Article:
Latin Proverbs, Mottoes, Phrases, and Words: Group A
(classical-language maxims, slogans, adages, proverbs, and words of wisdom that can still capture our modern imagination)
Expressions of general truths: Latin to English maxims, proverbs, and mottoes
Word entries are from Latin unless otherwise indicated.
Also, "There are two sides to every question"; a plea for reason and fairness in discussions.
Cicero's expression for the public's favorite at a particular time; also translated as, "Temporary celebrity".
Another meaning is "moderation in all things" which is interpreted as a willingness to live out one's days without taking great risks or without indulging in excesses. Horace, in his Odes, is said to mean, "Who loves the golden mean is safe from the poverty of a hovel and free from the envy of a palace."
This motto recognizes the persuasiveness of money. It is similar to Auro quaeque ianus panditur (A golden key opens any door); which translates literally as, "Any door is opened by means of gold."
Those who live only to acquire wealth are characterized by Virgil as having auri sacra fames, or of being "money-mad".
Similar to "I have a tiger by the tail."
Anytime a person is facing a problem for which there is no known solution, he or she could say: "Auribus teneo lupum, I am convinced that it isn't possible to hold on forever and I can't let go because either action will leave me at the mercy of the 'beast' or terrible situation I am in."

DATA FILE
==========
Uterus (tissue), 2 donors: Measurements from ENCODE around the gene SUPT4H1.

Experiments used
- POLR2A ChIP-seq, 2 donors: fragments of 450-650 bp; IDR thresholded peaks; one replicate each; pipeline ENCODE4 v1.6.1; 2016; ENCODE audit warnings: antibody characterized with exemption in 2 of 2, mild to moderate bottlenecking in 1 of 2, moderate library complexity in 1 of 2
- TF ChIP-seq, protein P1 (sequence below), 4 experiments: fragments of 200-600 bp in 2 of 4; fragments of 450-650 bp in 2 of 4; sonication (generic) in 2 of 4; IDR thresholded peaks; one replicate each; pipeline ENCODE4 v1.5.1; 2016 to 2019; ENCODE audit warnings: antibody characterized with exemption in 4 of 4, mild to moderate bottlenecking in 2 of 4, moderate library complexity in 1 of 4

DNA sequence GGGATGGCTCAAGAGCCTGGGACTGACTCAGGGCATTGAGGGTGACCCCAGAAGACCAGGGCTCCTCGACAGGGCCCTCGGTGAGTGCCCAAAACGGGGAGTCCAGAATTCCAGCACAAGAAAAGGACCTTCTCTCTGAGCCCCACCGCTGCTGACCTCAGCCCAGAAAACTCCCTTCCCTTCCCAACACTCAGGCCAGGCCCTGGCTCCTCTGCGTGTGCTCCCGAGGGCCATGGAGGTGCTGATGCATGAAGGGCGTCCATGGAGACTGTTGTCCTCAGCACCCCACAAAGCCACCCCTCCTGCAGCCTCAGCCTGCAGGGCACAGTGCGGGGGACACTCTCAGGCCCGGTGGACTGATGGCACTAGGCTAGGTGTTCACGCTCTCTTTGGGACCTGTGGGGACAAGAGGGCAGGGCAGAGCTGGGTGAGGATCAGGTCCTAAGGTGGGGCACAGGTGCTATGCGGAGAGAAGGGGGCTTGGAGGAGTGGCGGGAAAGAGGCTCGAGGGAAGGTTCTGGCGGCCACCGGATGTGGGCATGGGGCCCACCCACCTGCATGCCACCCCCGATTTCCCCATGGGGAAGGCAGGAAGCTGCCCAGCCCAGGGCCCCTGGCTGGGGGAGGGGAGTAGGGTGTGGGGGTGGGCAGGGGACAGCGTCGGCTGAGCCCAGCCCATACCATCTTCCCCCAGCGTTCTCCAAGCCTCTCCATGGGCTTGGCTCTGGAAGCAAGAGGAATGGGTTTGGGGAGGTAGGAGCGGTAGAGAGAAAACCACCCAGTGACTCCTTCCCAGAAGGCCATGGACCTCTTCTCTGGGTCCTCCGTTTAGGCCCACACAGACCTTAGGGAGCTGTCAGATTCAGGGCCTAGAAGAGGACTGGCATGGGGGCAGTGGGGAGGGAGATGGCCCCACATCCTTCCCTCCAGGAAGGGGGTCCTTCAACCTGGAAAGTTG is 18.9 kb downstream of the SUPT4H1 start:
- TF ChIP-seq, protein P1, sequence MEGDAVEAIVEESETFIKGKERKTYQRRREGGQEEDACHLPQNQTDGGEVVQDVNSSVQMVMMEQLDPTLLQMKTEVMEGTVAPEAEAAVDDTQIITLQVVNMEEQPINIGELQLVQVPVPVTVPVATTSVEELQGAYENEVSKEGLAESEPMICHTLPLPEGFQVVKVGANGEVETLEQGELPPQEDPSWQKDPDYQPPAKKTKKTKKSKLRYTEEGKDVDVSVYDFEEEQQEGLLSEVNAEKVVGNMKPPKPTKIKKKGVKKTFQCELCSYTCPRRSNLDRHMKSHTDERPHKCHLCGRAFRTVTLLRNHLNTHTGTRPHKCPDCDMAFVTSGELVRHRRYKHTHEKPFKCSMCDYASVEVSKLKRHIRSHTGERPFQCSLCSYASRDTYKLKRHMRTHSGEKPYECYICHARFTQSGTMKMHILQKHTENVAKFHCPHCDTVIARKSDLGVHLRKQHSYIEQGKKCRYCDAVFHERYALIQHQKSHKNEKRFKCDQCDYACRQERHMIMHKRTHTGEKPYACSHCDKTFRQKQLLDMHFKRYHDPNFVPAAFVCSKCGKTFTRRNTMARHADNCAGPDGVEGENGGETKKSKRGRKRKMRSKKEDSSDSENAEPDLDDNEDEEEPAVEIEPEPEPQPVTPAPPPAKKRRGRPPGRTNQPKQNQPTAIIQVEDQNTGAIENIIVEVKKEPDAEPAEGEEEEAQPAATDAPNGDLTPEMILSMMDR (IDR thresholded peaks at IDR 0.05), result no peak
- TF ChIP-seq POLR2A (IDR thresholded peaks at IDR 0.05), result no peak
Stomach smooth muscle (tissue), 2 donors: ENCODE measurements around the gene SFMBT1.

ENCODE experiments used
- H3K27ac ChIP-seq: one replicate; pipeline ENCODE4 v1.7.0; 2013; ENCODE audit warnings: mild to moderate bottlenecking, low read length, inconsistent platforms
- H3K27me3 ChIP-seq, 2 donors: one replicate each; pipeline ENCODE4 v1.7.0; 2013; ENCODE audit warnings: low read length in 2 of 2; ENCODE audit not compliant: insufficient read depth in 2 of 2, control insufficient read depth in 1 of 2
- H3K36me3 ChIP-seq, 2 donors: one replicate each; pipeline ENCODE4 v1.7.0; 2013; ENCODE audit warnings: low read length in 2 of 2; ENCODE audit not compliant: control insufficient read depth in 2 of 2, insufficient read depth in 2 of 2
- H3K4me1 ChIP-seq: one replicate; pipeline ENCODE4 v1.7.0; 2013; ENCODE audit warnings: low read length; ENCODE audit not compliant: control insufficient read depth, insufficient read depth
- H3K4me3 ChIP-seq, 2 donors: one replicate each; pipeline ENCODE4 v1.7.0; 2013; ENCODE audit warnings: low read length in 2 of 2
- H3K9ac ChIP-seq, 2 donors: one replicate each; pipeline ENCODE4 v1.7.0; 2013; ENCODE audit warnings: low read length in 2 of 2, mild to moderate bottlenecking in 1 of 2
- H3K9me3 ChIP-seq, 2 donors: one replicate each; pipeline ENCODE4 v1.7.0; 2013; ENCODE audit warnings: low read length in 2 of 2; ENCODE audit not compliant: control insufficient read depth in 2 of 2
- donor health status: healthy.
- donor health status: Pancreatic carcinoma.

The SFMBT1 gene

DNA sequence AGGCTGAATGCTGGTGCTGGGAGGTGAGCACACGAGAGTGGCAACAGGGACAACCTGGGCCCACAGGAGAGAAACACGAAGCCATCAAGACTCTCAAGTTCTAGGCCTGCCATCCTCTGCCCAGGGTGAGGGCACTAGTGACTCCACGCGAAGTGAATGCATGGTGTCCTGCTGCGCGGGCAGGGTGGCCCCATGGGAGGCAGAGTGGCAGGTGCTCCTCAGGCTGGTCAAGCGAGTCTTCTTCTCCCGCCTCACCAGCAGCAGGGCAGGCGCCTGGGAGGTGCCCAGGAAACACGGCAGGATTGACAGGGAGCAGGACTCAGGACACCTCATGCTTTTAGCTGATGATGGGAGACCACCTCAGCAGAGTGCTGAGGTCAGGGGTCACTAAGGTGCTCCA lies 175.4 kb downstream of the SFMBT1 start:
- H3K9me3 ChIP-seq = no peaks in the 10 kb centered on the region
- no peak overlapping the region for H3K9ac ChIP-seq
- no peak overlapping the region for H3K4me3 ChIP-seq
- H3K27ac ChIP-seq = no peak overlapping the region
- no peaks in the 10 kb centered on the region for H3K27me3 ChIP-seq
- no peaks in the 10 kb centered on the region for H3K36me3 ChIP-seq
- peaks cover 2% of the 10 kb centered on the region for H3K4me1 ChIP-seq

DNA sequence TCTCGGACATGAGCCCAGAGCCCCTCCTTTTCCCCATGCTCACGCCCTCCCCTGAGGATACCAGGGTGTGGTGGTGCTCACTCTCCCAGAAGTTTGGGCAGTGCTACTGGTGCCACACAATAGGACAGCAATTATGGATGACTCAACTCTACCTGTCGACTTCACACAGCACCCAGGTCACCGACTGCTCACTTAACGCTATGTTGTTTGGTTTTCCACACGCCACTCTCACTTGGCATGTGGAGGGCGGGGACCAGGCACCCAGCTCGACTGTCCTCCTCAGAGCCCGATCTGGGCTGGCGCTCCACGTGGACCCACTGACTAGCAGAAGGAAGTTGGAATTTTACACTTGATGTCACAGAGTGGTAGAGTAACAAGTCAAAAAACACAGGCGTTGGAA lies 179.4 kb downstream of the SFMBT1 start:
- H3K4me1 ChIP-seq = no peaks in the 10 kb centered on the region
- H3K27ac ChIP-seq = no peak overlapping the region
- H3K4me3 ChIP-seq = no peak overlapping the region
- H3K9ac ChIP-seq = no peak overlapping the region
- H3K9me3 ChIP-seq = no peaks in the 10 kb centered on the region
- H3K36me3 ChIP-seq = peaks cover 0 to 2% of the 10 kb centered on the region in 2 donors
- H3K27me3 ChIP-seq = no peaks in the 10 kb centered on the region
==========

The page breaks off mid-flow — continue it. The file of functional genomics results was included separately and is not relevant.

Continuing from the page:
In Roman mythology, Aurora was responsible for such duties as extinguishing stars at the end of night. She is known today primarily in the terms aurora australis, the southern lights and aurora borealis, the northern lights.
A good motto (among many mottoes) for any school that has serious educational principles, as well as being financially well endowed, so it can afford to enforce such a motto.
Also translated as, "Don't start anything you can't finish." Although it is a bad habit to leave things half completed, it is probably better to cease working on anything that will obviously result in failure.
Also translated as, "Where there's a will there's a way." This motto is interpreted as being a credo of a person who is unwilling to admit defeat and so is determined to accomplish a goal.
A Roman motto that may also be translated as, "Victory or death."
Also translated as, "Just behave yourself." This advice is probably applicable to those who receive lifetime appointments and are therefore being warned that such an appointment is not intended to be entirely unconditional.
From the Old Testament: Ecclesiastes, V, 10 (c. 250 B.C.). It is probably the origin of "The More he has, the more he wants."
It is said that the multimillionaire, John D. Rockefeller, was once asked, "How much money does it take to make a man happy?" His response: "Just a little more!"